from a past abused victim – this is what i have to say…

it's in the news. a lot. about how chris brown assaulted his girlfriend, rhianna, and how rumours has it that she is still staying with her man.

people are voicing out their opinion. and with the whole phenomena of the blog-world, people are REALLY voicing out all types of opinions.

this is my turn…

i couldn't agree more with the majority of the masses that she should consider, if the rumors are in fact true (we really do not have 100% proof that they are), leaving mr. brown. it's obviously a toxic relationship and the chances of him hurting her again are pretty high.

i've heard a lot of voices say that she is being stupid. some even suggest that if she stays, she deserves an abusive relationship. people are chastising her for being a poor role model for little girls.

these are not new comments, though. i have heard them countless of times whenever a woman stays in an abusive relationship. and each time, i have no way of knowing exactly how to make these people understand what it is like being an abused victim.

even as i type this now, i have no idea if my words will make a difference. it seems to be a life-time battle. but i persist. because perhaps one person out there may read this and change their mind about what it is like for a victim of such a toxic relationship.

to begin, i will say that an abusive relationship does not happen overnight. what we saw of rihanna's situation was probably not the first time something like this has happened. perhaps, past times, were no where near as explosive as it was moments before they were to arrive at the grammy's. perhaps he never even laid a finger on her before. but i'm willing to bet good money that the abusive relationship was cultivated long before the symptoms started to make it's way known to the public eye.

an abuser is not just some one who lashes out in anger, resulting in bruises, broken bones and even blood on their partner. an abuser is a controller. a very good controller – one who has crafted his abilities to dominate the other person to the point where it's almost an art. it's sudtle at first with extremely well-skilled manipulation. before the victim is even aware of what is going on, he/she finds herself smack in a middle of a situation that is harder to get out then perceived by others.

the victim isn't exactly wanting to get hurt. or wanting to stay in the relationship. she has been beaten, mentally and emotionally, to the point where the abuser even has a certain amount of mind control on her. i can't help but to think about cults… think about how the cult leader is able to control so many people's minds into following everything that cult leader says or wants. there's similarities of how these mind games work. and the mind, really, is incredibly fragile.

if anyone out there wants to deny that they have any weaknesses in their own mind, i would have no qualms about calling them foolish, conceited and in complete denial.

we all have soft spots. we all have holes and weaknesses. and an abuser is good at finding a way to get through any thick wall we might have built to try and shelter and/or protect ourselves.

are some people less likely to be in an abusive relationship? probably. then again, i've seen some of the strongest women finding themselves in that exact situation which they swore they would never be in.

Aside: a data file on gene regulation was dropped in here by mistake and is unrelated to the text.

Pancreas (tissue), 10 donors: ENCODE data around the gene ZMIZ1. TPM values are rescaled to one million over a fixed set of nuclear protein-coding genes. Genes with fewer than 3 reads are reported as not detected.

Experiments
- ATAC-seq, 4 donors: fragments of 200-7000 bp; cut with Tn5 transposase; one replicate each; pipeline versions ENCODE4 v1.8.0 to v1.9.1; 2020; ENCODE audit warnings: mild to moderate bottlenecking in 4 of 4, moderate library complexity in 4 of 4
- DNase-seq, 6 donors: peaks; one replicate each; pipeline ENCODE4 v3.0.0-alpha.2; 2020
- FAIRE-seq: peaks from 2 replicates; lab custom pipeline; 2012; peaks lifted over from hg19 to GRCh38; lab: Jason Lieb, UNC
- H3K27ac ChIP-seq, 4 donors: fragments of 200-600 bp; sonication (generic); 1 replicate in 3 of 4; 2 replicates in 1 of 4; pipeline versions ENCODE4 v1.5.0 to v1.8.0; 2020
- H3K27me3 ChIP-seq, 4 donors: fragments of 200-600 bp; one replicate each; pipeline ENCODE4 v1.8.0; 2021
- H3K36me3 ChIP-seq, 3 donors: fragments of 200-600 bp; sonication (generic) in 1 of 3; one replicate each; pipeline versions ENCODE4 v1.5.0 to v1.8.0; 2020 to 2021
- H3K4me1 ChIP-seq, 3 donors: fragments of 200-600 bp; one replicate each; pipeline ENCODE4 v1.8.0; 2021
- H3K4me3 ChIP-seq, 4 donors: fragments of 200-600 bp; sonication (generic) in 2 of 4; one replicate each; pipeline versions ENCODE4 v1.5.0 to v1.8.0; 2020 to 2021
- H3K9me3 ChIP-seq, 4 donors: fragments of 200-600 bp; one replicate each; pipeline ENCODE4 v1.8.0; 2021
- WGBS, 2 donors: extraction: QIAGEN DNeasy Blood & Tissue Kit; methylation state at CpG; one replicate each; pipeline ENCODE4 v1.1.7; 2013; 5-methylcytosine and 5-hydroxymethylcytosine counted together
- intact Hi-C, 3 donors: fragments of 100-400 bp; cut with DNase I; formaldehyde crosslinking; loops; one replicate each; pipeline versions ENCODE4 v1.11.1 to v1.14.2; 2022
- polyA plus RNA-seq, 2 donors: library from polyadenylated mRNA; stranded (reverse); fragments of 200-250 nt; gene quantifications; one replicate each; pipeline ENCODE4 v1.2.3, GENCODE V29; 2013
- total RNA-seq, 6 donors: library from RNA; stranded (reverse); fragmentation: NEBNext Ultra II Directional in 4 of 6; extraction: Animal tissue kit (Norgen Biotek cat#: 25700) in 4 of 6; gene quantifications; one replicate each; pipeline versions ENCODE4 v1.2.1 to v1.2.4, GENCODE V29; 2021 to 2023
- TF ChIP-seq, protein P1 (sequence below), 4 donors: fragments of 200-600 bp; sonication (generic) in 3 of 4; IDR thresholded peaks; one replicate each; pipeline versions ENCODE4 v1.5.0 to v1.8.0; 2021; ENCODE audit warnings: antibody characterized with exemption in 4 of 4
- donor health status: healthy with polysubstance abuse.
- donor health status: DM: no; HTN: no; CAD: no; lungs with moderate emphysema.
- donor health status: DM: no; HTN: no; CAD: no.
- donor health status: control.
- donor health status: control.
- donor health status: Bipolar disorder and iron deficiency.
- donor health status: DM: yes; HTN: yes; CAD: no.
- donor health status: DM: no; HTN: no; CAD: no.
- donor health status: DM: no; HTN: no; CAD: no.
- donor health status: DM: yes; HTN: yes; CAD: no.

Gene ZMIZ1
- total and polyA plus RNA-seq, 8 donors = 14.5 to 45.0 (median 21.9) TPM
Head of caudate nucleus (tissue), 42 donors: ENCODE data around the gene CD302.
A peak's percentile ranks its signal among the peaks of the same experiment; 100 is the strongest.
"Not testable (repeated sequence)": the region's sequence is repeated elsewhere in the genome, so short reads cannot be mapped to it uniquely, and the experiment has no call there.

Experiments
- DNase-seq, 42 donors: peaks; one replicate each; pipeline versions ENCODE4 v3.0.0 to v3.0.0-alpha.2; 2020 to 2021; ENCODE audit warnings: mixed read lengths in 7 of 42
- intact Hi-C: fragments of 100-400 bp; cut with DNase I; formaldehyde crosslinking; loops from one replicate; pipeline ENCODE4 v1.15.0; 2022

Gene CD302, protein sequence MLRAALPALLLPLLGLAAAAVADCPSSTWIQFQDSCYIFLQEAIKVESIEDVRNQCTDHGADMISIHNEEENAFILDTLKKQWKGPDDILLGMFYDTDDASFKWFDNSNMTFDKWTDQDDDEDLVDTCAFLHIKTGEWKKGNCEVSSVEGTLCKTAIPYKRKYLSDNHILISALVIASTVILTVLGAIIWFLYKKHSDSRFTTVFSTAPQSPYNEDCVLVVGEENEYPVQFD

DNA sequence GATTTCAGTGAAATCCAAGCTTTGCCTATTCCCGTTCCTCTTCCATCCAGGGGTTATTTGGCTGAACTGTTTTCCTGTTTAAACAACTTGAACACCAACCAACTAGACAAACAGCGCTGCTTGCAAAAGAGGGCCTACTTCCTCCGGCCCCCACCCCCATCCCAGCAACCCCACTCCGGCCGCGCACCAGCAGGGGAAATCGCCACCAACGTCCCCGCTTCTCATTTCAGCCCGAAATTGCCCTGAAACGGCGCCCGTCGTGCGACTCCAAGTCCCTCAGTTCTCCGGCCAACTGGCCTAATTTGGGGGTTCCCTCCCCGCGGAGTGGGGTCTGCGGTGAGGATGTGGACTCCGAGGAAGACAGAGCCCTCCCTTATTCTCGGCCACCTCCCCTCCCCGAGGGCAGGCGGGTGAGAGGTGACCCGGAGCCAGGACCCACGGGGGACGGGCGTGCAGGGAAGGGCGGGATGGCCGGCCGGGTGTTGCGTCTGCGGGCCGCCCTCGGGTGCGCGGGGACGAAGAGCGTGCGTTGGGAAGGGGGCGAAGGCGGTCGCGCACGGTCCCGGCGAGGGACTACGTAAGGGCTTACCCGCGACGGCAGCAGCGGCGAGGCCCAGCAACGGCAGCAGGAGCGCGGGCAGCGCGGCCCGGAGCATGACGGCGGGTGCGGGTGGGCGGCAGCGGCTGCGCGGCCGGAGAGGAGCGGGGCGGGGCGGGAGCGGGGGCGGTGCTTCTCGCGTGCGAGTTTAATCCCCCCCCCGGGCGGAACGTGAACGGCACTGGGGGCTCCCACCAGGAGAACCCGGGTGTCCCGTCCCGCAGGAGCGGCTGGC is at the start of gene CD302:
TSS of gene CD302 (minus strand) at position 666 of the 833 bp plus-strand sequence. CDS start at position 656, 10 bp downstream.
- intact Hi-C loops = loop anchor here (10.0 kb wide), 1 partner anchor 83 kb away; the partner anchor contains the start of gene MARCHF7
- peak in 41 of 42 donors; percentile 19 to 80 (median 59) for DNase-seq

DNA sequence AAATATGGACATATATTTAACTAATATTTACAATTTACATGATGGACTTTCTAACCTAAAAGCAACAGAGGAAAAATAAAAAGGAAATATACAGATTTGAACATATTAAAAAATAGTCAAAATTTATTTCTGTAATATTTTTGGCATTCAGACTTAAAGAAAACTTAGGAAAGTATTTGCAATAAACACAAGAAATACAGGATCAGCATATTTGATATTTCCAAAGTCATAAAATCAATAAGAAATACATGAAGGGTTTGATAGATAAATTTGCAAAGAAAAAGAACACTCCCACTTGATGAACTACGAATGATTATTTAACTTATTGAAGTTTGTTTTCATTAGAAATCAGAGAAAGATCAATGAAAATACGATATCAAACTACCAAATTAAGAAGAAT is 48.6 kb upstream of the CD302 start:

it's not about the victim being weak. it's about the victim being weakened. there is a tremendous difference.

there is often a lot of anger put on the victim for either staying in the relationship or even entering such a relationship in the first place.

i question people's intent of getting angry… or using anger towards said victim. is it going to help the victim's self-esteem and confidence, i wonder. this victim has already suffered so much anger from the abuser and probably within themselves. is anger, especially from those that are suppose to be their support network, something that is going to improve their self-esteem? i highly doubt it.

as for rihanna being a role model, well, to some degree, i suppose one can argue that anyone who decides to choose the path of fame should expect that they will be labeled a 'role model' at least once in their career. i question, however, why people expect this one person to be responsible in teaching children what is right and what is wrong in a relationship.

as a mother myself, i do not expect that rihanna be the sole influence on my daughter's education when it comes to healthy, interpersonal relationships. in fact, i do not expect any celebrity to be a sole influence. that is my job. and my husband's. and even the teacher's. isn't it our responsibility to talk to our children, perhaps teaching them that not only is it okay to be with some one who will hurt them, but that perhaps to show that some one like rihanna is a victim rather then some one who should be punished further?

whatever happened to taking this opportunity in teaching our children about compassion for a fellow human being who is hurt and suffering? are we so lazy, as human beings, to the point where the only lesson we can teach is one that results in a black and white answer? how well are we preparing our children for the future if we do not point out that very grey area which is what life encompasses – which is also why life is so unpredictable and a life-time battle to understand?

i simply am saddened that through all the education we have about abused victims and the relationship they have with their abuser, people are still so callous… so many seem to feel that it is okay to simplify what is really a very complex situation.

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